“Parenting is not easy.”
Is your style of parenting often leading to many unavoidable arguments with your partner? Everyone says parenting is not easy, but what does it mean and why has this become a mantra of the American household? This oft-repeated popular saying rolls off the tongue. This notion is easier said due to the lack of understanding the dynamics involved with parenting. The many men I see find it difficult to be a father and a husband, let alone a compassionate father. Even more so, a loving and caring father is hard to come by. Fortunately, when men can understand where his father wound lies, he can better understand why he has such a hard time fathering.
Men I see in my practice resonate a common theme that seems to go unnoticed by his spouse or significant other. Even more curtly, the resonance of inadequate parenting ruminates around in the mind of the average father. The father I speak of has no example of a father or maybe even a positive parent. Therefore the difficulty of parenting lies in his representation. How is a man to be loving and caring for his children when his representation was a little stale?
A loving and caring present centeredness to parenting.
I cannot speak for the women out there, but speaking for the men is something I can do because I am passionate about male relationships. I have learned how to be a parent, a compassionate father, and a man with little to no teaching from male influences in my early childhood. Fortunate for me, I had great women in my life whom lead me to discover great men whom have fathered the boy inside. This loving and caring feminine presence afforded me the opportunity to explore male relationships. These relationships have not been without their damages and wounding that often rose to the surface. What draws men to look for and bond to other men, but fail to meet the needs of their own children? What about our own needs as men?
A caring compassionate father is not ubiquitous, but something of a myth. I do not believe the majority of men could tell me what a compassionate father is. Nor could they tell me what defines the characteristics of a loving and caring father. Men are not totally incapable of compassion. We are, however, incapable of raising compassionate children, interacting with our fathers, and solidifying family ties with our siblings. Wait, maybe this is a myth too? Jungian analyst Guy Corneau states,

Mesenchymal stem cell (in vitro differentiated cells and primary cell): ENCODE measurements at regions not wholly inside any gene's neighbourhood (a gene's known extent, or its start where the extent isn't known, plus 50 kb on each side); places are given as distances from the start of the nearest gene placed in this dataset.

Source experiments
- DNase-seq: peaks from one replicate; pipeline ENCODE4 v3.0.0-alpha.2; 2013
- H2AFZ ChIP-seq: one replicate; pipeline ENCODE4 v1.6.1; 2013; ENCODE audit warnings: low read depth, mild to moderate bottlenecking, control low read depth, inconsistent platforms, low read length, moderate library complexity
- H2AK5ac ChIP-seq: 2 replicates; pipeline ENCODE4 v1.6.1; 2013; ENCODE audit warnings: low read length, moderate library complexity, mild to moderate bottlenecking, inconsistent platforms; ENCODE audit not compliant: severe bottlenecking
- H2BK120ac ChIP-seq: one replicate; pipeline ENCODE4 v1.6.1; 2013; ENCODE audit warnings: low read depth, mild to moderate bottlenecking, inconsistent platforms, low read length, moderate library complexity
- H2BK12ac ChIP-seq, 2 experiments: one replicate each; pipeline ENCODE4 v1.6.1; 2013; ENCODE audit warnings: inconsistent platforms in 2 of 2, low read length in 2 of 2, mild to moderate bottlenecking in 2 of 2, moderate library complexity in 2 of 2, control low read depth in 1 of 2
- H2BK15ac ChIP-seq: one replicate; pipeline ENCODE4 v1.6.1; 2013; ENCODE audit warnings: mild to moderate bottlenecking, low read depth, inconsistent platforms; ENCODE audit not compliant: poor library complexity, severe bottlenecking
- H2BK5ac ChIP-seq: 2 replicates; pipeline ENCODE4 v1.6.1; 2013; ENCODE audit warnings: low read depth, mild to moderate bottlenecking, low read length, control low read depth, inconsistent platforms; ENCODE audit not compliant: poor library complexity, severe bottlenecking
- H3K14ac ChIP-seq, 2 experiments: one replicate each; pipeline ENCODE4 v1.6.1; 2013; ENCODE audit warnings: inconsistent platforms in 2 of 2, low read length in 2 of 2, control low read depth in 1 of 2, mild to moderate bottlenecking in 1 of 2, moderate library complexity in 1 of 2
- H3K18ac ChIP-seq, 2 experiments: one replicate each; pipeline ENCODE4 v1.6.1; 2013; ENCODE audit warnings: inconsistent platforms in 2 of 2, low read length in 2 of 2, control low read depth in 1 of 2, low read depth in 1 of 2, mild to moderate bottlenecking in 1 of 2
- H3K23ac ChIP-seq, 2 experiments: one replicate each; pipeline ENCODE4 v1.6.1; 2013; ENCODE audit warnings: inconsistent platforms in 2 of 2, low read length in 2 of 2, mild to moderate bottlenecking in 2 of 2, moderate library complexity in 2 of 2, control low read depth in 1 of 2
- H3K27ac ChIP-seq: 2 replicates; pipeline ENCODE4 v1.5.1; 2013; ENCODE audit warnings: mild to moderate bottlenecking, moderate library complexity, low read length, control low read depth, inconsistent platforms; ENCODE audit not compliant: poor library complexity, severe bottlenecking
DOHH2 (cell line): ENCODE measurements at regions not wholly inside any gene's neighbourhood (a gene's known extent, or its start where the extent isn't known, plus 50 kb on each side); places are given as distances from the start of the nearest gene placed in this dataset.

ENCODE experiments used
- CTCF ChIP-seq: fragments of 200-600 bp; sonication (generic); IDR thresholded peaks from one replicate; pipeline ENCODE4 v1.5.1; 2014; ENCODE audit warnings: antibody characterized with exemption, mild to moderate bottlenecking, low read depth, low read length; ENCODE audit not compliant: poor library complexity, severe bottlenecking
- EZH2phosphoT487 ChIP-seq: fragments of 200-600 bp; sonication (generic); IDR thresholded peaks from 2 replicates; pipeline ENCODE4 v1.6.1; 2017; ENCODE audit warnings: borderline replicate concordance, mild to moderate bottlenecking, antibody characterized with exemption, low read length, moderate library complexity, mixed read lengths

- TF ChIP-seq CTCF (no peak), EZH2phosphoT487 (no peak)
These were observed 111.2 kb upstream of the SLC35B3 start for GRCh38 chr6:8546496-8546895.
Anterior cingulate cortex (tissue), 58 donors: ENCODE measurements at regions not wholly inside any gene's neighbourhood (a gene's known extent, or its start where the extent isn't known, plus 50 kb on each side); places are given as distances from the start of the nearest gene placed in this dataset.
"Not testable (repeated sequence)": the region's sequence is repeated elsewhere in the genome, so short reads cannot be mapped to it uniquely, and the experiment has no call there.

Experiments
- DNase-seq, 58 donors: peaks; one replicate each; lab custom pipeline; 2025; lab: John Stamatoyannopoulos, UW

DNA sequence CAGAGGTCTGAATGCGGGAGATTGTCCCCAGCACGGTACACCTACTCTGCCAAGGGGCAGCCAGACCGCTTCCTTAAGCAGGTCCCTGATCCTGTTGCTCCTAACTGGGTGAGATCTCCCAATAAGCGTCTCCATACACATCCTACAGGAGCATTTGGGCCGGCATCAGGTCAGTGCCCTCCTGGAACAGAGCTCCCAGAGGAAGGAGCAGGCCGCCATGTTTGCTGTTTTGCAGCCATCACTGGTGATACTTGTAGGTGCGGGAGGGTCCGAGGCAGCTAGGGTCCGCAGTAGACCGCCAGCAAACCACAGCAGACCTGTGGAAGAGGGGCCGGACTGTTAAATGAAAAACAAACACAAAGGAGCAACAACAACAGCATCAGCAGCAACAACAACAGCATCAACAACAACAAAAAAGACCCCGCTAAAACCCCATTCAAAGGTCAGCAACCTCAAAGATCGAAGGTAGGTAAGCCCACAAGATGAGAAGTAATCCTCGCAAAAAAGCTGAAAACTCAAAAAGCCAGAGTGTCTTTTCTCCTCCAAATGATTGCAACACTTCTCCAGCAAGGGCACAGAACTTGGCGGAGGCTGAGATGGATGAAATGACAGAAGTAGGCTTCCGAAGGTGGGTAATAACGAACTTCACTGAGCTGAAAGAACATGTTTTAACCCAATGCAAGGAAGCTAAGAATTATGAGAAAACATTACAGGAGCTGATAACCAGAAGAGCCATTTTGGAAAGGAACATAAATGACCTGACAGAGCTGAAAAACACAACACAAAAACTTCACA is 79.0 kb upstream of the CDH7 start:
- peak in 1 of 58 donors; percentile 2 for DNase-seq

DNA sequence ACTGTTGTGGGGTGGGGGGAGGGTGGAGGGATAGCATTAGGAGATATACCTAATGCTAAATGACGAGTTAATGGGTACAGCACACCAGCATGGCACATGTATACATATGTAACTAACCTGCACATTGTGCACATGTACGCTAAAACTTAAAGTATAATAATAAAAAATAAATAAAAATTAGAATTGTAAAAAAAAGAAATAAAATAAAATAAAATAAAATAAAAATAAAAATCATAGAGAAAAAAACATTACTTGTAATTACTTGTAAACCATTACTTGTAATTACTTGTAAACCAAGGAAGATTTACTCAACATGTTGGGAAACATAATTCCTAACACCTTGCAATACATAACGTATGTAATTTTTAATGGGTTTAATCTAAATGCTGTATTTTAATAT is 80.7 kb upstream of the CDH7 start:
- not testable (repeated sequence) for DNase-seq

“The fragility of masculine identity requires that these friendships be maintained over time, since identity can never be assured once and for all”
Raising children does not come naturally to particular men. Deeper emotions often do not sit well, especially if sparked by a loved one. Often this is mumbled by our lovers as ‘why don’t you get more in touch with your feminine side?‘
Where do we get manliness from?
Being a man is not easy. Men are required to know all kinds of things. There is a greater expectation to know how to raise children, as a man. We are required to be emotionally connected and tuned in to our spouse, as a man. We are expected to have every facet of our lives in order, and we are expected to show the appropriate amount of emotion at the appropriate time, like a man does. In addition to this, we are expected to be father, lover, and role model with zero know how to do any of it.
Along the way, if we could be compassionate and loving that would be a bonus! Man up, rub some dirt in it, and take it like a man are all said to us growing up. How are we expected to rub dirt in anything if we do not know why we need dirt to be a man? Too often we men are expected to be leaders in the community and in our homes with little to no teaching from our fathers.
We might have teachings from our mothers, but society is not ready for men who are compassionate and respect the opinion of females. Nor is society ready to allow men to lead whom have been influenced by a loving female.
However, Jungian analysts Robert Johnson speaks to the notion that one can have a nurturing aspect of the feminine and a destructive nature of masculine:
“…every man and every woman comes equipped with a psychological structure that in its wholeness includes the richness of both sides, both natures, both sets of capacities and strengths.”
Absent fathering has dramatic affects.
Most males I know have not had a consistent or compassionate father in his life. These men are emotionless when in the company of their wives. These men feel the push to run families, but also have little knowhow when challenged. Additionally, these men will take every opportunity to run when faced with the fear of emotions. It has become far too easy for men to become avoidant in their personal relationships and in their romantic relationships. This consistent fear of emotions, family, and failure has created a rift for a generation of men who cannot commit, nor can they be caring and loving.
Most men feel a drive within to be something. What is this something? Often it manifests as the desire to run or flee from greater emotions they do not know how to deal with. I do not believe most men want to flee. Nor do I believe men know how to handle the pervasive threat of emotions. To be a role model and mentor for their children requires the ability to harness these emotions. Emotionally connecting to a woman means releasing feminine generalities that appear to be threatening. To loosen the grip on society and in the home, men need to begin to work with and question these generalities.
Are you questing for something deeper? What are you searching for? Are you running from something?
Further Reading in absent fathering, fathering, and …
Corneau, G. (1991). Breaking the silence. In Absent fathers, lost sons: The search for masculine identity. Boston: Shambhala.